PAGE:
Recommending Retirement Investments?

Is your “financial advisor” subject to the new Department of Labor Conflict of Interest in Retirement Plans and Fiduciary rules?

Have you asked them the following questions:

Do you consider yourself a fiduciary?

  • If not, why not?
  • Are you willing to act as a fiduciary with a duty to act solely on my behalf?
  • Are you willing to disclose to me any conflicts of interest that may interfere with your acting solely on my behalf?
  • Are you willing to put this commitment in writing?

How are you compensated?

  • Do you earn fees or commissions based on the number of products that I buy or the size of my investment?
  • Will you earn a higher fee or other type of compensation if I invest in certain products you recommend or will you receive fees for services related to specific investment products?
  • Will you provide a list of the fees and commissions you receive either directly from me or from other sources in writing?

Are you a licensed or registered investment adviser?

  • Are you registered with the State, U.S. Securities and Exchange Commission (SEC), the Financial Industry Regulatory Authority (FINRA), or the Certified Financial Planner Board of Standards, Inc. (CFP Board)?
  • For how long? What is your experience?
  • Who supervises you, or, are you a sole practitioner?
  • If a sole practitioner, do you have professional liability insurance?
  • Have you (or your firm) ever been disciplined? For what?

 

I can help you determine whether YOUR “financial advisor” is your fiduciary?

And if you suspect that your financial advisor is not acting in your best interest, or have been harmed by a recommendation that they have made, let’s discuss what might be done to help you.

Call me at 310-570-2399 or email me at gregory[@]rutchik.com

 

Maui Waui, Medical Marijuana and Trademarks

According to Jeff Spacoli in “Fast Times at Ridgemont High”, “All I need are some tasty waves, a cool buzz, and I’m fine.”  

Upated: June 2014: Hershey sues edible marijuana company

If you run a medical marijuana dispensary or a manufacture or sell vapors, edibles, pens or product for a legal dispensary, you may also want a Federal trademark to be “FINE.” (See my other post on brand protection) The problem is, the Federal government is not just giving away trademarks – the exclusive right to use a word or mark in connection with a good or service – when connected to medical marijuana.

Here are some guidelines to help you entrepreneurs out there avoid wasting your money on trademark applications without any hope of obtaining protection.

The Controlled Substances Act:

  1. Is the product or service your running the “manufacturing, distributing, dispensing, or possessing certain controlled substances, including marijuana and marijuana-based preparations”? 
  2. If yes, you probably violate the Federal Controlled Substances Act and will be rejected.  See 21 U.S.C. §§812, 841(a)(1), 844(a); see also 21 U.S.C. §802(16) (defining “[marijuana]”).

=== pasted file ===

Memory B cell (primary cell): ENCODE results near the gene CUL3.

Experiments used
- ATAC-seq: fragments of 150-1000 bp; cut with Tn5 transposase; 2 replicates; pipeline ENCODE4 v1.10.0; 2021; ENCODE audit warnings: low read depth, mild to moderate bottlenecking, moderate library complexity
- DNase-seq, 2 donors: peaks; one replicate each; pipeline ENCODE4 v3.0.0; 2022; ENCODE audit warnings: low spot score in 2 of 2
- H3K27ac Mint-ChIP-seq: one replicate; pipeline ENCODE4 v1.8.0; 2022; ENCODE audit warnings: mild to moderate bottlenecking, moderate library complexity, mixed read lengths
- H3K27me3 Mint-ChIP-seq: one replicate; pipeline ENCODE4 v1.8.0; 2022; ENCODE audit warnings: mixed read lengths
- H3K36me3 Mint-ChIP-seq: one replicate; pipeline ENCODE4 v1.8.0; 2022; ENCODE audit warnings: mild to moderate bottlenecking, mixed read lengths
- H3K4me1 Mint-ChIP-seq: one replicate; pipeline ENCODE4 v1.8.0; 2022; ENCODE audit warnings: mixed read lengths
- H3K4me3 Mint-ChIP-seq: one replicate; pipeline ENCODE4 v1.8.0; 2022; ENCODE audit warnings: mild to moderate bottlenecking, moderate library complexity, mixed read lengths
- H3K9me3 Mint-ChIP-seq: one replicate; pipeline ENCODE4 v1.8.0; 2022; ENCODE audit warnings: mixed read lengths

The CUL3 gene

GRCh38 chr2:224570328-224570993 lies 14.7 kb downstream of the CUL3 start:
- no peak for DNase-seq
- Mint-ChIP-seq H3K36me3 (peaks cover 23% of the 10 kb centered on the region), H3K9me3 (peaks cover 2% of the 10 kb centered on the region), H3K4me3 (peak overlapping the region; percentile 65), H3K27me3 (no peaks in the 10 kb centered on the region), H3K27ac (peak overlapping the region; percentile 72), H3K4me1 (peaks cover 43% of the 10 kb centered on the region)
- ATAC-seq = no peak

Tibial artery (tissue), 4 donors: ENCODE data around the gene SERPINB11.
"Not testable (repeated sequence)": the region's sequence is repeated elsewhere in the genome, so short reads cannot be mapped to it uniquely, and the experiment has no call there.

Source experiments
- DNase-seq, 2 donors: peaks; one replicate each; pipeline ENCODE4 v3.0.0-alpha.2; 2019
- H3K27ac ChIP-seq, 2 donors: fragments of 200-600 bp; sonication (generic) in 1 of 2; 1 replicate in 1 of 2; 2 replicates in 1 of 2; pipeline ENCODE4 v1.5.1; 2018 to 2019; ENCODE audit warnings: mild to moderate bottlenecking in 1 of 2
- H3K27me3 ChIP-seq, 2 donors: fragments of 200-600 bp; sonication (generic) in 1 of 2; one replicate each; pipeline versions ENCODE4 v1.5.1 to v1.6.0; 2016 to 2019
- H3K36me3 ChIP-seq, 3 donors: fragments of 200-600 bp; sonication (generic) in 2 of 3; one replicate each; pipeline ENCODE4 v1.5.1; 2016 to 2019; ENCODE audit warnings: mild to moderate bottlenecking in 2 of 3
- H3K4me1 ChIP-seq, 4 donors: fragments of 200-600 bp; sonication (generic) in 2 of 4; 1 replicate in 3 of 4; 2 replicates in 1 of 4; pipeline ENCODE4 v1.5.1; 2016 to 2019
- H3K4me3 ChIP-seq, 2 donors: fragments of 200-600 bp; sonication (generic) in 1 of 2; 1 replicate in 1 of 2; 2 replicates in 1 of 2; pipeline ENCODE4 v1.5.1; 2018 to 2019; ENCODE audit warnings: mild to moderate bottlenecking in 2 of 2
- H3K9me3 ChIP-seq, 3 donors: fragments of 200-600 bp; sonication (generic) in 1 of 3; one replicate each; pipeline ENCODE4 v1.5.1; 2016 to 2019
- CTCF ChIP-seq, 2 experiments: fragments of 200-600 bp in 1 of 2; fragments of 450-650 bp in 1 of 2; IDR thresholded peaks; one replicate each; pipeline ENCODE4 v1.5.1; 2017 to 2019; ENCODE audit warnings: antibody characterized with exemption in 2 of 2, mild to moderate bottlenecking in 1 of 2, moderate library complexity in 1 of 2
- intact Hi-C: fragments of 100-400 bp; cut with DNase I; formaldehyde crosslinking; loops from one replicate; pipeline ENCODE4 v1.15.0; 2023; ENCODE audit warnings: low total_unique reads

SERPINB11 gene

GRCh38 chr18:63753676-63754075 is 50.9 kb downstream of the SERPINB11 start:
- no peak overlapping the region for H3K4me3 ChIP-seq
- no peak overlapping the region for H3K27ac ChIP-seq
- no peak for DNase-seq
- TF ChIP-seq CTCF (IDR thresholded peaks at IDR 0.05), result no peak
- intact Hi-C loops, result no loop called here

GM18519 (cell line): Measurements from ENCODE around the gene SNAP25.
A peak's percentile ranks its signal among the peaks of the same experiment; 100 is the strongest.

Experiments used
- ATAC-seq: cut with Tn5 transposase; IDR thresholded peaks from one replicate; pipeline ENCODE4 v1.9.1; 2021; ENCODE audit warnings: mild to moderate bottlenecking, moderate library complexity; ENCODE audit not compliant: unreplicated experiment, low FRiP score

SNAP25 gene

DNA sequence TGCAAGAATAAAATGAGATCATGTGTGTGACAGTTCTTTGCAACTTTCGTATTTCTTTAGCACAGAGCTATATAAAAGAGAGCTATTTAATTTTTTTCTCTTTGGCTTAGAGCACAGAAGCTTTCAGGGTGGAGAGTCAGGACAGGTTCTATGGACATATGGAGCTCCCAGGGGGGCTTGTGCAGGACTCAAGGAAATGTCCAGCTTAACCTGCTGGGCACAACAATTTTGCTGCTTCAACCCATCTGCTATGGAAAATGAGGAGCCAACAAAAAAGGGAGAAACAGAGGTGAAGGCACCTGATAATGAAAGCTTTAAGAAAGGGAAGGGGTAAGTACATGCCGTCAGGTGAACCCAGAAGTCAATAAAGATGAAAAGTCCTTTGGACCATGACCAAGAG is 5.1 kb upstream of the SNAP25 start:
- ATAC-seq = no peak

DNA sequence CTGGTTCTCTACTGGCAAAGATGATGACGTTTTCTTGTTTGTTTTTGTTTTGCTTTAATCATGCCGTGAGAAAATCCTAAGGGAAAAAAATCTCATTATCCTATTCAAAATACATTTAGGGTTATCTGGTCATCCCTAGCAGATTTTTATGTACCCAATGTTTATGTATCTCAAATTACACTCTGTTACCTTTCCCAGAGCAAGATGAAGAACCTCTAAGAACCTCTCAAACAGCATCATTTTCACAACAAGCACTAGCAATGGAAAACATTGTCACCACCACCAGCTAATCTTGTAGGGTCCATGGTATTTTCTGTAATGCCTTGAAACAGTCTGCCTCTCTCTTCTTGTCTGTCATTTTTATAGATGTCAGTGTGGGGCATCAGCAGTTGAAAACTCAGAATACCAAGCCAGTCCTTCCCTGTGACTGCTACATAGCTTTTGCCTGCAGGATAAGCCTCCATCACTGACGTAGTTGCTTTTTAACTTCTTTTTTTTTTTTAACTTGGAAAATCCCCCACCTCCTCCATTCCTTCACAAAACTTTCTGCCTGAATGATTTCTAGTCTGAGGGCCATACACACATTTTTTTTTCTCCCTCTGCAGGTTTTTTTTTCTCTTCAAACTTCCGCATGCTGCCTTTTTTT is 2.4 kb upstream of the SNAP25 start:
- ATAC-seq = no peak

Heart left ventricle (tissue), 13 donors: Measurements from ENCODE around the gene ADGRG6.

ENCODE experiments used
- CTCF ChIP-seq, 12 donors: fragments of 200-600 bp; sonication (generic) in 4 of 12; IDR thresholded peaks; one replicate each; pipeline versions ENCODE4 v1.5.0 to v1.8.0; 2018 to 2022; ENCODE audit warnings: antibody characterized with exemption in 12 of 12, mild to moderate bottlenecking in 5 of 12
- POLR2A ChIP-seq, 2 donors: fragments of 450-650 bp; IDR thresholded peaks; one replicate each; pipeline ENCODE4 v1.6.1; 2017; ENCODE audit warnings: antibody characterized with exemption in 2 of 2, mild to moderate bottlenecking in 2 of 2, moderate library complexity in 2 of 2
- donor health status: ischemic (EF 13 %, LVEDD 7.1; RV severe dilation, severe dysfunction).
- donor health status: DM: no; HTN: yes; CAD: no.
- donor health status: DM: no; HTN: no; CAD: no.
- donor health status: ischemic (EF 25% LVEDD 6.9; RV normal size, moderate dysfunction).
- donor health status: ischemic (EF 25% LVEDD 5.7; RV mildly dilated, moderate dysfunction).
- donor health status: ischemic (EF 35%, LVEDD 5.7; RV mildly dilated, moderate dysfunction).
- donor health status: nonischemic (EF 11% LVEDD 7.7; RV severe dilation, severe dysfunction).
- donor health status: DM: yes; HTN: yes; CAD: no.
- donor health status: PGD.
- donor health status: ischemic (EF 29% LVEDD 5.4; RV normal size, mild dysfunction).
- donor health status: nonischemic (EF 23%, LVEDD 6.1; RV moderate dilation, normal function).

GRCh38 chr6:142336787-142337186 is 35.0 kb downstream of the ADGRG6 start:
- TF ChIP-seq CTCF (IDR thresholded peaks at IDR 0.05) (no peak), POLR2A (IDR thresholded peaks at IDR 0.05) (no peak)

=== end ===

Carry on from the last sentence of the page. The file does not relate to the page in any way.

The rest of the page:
3. Is your business focused on “sale of, offer for sale, or use any facility of interstate commerce to transport drug paraphernalia”? This includes: ingesting, inhaling, or otherwise introducing into the human body?
  4. And is the thing your selling medical marijuana?
  5. IF yes to 3 and 4, then, you probably violate the CSA too and will get rejected under 21 U.S.C. §863.

For example,

  • MAUI WAWI – REJECTED – as medical marijuana – because it is a controlled substance under Federal law.
  • MYST 5 – REJECTED – as Oral spray for absorption of medical marijuana – because a product that is inhaling a controlled substance violates Federal law.
  • PRIMORA – REJECTED – as medical marijuana – same as above.

Avoid the CSA:

  1. Your product must be lawful under Federal law – not state law – when applying for a US Trademark;
  2. If your services DO NOT involve the provision of marijuana, marijuana-based preparations, or marijuana extracts or derivatives or any other illegal controlled substances YOU ARE GOOD;
  3. If your services are merely an INFORMATION source for how to “obtain and/or grow marijuana, marijuana-based preparations, or marijuana extracts or derivatives or any other illegal controlled substances” you APPEAR TO BE GOOD;
  4. If your services involve POSSESSION or HANDLING OF, you are probably NOT GOOD to get registration.

Here a few goods and services that have achieved Federal registration:

  • IC 009. US 021 023 026 036 038. G & S: Downloadable computer software featuring a database of information regarding cannabis strains, indications and effects and cannabis dispensaries and their inventories and locations. 
  • IC 035. US 100 101 102. G & S: Providing consumer information in the field of medical marijuana dispensary inventories and locations; providing links to web sites of others featuring consumer information on medical marijuana inventories and locations; providing a web site featuring the ratings, reviews and recommendations on products and services for commercial purposes posted by users; providing consumer information regarding medical marijuana dispensaries, inventories and locations. FIRST USE: 20101024. FIRST USE IN COMMERCE: 20101024
  • IC 039. US 100 105. G & S: Providing a web site and web site links to geographic information and map images in the field of medical marijuana dispensary businesses via interactive computer networks. FIRST USE: 20101024. FIRST USE IN COMMERCE: 20101024